¶23. In his appellate brief, Burton contends that he provided “overwhelming proof of a disabling injury that was rejected by the Commission in favor of incomplete expert opinions and erroneous factual findings.” Upon reviewing the record, we do not agree. To the contrary, we find there is substantial evidence to support the Commission's finding that Burton failed to prove that he sustained a compensable work-related injury on or about September 29, 2010.2

¶24. To begin, the record contains several discrepancies—including ones from Burton's own testimony—as to the date of the alleged second work injury as well as to whether the alleged injury was the result of a specific occurrence or the cumulative effect of Burton's work duties. Further, Burton's medical records lack support for his contention that he suffered an additional second—or progressive—work injury on or about September 29, 2010. Even Dr. Capel, on whom Burton primarily relies to support his assertion that he suffered a second work injury, did not make any notes regarding causation in Burton's contemporaneous medical records. And both Dr. Katz and Dr. Vohra opined that Burton had no new work-related injury in 2010 but rather experienced back pain from his pre-existing condition of degenerative disc disease or spondylosis.3 These medical opinions are supported by the fact that Burton told Dr. Capel that he was experiencing back pain during his September 27, 2010 visit, two days prior to his alleged September 29, 2010 injury.

¶25. Regardless, when the record contains conflicting medical testimony, as it does here, it is the Commission's “responsibility to apply its expertise and determine which evidence is more credible.” Wright, 269 So. 3d at 167 (¶28). The Commission reviewed the entirety of the record and found Dr. Katz's and Dr. Vohra's opinions most probative.4 Even if we might have reached a different conclusion, “we may not reweigh the evidence that was before the Commission.” Id. at 167 (¶26). Indeed, “whenever the expert evidence is conflicting, the Court will affirm the Commission whether the award is for or against the claimant.” Id. at 168 (¶28).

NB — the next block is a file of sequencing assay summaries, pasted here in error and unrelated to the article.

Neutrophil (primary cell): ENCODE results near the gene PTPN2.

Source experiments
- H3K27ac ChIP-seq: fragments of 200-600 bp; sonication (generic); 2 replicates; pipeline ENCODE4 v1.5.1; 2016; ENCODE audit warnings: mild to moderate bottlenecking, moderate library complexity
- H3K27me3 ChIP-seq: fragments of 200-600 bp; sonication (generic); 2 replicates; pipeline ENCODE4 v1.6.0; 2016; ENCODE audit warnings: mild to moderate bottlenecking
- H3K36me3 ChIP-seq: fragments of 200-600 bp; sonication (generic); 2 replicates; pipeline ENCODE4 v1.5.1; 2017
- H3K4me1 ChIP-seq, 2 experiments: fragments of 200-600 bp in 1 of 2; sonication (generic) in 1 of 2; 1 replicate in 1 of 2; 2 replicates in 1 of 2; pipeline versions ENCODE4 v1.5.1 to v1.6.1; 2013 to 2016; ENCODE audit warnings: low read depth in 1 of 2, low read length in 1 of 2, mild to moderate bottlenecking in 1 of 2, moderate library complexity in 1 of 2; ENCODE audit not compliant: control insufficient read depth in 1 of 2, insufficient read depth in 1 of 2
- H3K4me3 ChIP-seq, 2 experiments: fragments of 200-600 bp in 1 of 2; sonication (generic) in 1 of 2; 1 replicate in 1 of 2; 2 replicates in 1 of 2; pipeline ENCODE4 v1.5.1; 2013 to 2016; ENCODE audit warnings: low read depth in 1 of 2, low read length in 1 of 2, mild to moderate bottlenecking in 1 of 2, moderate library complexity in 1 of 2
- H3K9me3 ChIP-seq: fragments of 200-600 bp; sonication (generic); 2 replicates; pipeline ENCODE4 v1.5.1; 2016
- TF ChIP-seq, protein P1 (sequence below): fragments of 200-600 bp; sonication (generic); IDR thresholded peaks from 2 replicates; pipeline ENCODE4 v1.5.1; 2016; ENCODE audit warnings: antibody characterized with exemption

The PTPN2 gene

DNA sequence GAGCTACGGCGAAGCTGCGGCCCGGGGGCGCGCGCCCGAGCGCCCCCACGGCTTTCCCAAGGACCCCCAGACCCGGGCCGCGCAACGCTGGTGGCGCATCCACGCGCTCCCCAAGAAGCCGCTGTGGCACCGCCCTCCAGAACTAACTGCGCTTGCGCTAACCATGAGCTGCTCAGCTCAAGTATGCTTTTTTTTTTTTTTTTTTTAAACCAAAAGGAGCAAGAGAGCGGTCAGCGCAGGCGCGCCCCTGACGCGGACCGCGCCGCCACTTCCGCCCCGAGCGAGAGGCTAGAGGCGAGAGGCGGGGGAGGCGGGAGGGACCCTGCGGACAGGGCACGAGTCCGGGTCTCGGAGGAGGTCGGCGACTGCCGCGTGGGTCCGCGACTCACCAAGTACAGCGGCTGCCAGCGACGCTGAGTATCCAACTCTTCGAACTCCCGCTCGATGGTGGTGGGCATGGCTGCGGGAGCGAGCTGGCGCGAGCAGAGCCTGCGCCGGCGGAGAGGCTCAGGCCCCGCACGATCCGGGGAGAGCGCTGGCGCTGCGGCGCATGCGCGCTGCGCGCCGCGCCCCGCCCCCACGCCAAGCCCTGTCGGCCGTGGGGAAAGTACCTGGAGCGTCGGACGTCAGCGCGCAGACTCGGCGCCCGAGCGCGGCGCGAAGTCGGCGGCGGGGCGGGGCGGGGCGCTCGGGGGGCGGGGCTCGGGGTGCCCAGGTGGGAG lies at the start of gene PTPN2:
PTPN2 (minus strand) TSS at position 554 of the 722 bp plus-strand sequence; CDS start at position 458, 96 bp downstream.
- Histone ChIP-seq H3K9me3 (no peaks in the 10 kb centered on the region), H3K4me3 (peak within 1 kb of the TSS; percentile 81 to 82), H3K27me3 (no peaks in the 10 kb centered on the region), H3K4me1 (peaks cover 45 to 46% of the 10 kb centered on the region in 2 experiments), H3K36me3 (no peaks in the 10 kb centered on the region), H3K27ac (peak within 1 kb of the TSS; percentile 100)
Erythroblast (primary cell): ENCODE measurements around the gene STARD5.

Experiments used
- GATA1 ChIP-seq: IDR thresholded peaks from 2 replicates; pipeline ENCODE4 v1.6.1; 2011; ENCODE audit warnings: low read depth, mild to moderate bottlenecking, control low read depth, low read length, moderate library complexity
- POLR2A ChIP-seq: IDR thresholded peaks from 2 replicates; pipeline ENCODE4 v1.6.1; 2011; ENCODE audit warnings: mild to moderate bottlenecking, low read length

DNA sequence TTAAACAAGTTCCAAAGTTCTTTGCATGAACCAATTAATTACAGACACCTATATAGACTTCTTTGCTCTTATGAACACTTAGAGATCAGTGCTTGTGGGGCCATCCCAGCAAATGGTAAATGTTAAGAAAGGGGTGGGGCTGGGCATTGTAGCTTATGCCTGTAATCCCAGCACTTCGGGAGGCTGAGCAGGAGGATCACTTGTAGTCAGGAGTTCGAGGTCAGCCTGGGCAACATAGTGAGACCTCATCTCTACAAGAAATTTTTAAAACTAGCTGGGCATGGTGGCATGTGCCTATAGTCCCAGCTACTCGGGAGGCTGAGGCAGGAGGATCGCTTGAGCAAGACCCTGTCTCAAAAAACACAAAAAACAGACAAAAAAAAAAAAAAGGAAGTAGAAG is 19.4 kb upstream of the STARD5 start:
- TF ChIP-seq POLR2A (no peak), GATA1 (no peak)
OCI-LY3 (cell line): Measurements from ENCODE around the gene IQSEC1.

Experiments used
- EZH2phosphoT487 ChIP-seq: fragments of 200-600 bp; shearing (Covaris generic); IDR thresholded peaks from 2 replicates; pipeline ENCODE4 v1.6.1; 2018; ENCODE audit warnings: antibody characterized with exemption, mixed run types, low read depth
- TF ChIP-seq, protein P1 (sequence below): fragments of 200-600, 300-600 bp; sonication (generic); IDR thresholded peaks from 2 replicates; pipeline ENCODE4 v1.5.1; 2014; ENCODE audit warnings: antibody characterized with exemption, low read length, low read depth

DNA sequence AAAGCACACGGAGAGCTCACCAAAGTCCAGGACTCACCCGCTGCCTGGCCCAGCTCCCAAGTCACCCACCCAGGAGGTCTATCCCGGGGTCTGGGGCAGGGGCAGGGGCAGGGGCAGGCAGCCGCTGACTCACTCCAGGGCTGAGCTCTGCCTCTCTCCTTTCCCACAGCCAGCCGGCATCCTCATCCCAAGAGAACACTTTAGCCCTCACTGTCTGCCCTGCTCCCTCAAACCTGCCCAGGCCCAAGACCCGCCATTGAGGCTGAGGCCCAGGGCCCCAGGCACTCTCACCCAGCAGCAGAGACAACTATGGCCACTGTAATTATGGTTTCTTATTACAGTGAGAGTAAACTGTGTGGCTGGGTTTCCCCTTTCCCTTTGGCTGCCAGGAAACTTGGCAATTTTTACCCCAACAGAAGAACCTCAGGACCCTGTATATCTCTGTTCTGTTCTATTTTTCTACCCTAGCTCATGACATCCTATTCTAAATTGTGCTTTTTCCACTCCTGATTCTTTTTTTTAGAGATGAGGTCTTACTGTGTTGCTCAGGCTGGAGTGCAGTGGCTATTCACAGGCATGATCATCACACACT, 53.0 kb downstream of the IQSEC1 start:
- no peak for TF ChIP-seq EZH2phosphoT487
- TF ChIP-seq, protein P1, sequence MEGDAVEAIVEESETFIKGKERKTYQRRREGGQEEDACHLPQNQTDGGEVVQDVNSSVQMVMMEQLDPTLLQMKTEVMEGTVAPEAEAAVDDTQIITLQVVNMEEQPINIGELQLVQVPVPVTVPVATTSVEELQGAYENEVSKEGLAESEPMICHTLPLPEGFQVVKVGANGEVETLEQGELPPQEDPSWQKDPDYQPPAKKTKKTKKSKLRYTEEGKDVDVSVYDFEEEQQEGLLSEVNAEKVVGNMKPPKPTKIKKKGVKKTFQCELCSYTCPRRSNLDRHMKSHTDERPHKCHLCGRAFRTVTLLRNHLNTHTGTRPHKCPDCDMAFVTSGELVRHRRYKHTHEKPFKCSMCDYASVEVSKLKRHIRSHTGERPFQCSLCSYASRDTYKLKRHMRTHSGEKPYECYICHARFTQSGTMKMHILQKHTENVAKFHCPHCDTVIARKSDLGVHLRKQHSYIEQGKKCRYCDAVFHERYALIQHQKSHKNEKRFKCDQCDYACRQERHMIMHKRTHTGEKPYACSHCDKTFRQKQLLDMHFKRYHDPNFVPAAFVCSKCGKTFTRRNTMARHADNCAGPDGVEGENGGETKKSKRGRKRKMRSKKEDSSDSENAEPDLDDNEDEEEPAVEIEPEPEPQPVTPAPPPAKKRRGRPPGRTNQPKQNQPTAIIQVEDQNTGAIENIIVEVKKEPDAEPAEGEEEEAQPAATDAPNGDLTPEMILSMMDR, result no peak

¶26. Mindful of the record, as weighed against our deferential standard of review, substantial, credible evidence supports the Commission's finding that Burton failed to meet his burden of proving that he sustained a compensable work-related injury on September 29, 2010. We therefore affirm the decision of the Commission, as it is the ultimate fact finder.5

II. The Commission did not fail to liberally to construe the Mississippi Workers’ Compensation Act.6

¶27. Burton also contends that the Commission, in finding that Burton failed to prove that he sustained a compensable work-related injury on September 29, 2010, “made no apparent effort to liberally construe the [Mississippi Workers’ Compensation] Act in order to accomplish the law's purpose ․” This contention lacks merit.7

¶28. Prior to a 2012 legislative amendment, common law required the Mississippi Workers’ Compensation Act “be given a liberal interpretation in order to effect its humanitarian aims.” Total Transp. Inc. v. Shores, 968 So. 2d 456, 465-66 (¶24) (Miss. Ct. App. 2006) (citing ABC Mfg. Corp. v. Doyle, 749 So. 2d 43, 47 (¶17) (Miss. 1999)). Although this requirement was legislatively abolished for injuries occurring on or after July 1, 2012,8 Burton's alleged injury occurred in 2010. Still, “it is the duty of the [C]ourt to construe the Act as it is written.” Id. As discussed supra, Burton had the burden of proving, by a preponderance of the evidence, that he sustained a compensable work-related injury in September 2010. The Commission found that Burton failed to meet this burden, and even liberally construing the statute in Burton's favor, there is sufficient record evidence to support the Commission's decision. Accordingly, the Commission's order is affirmed.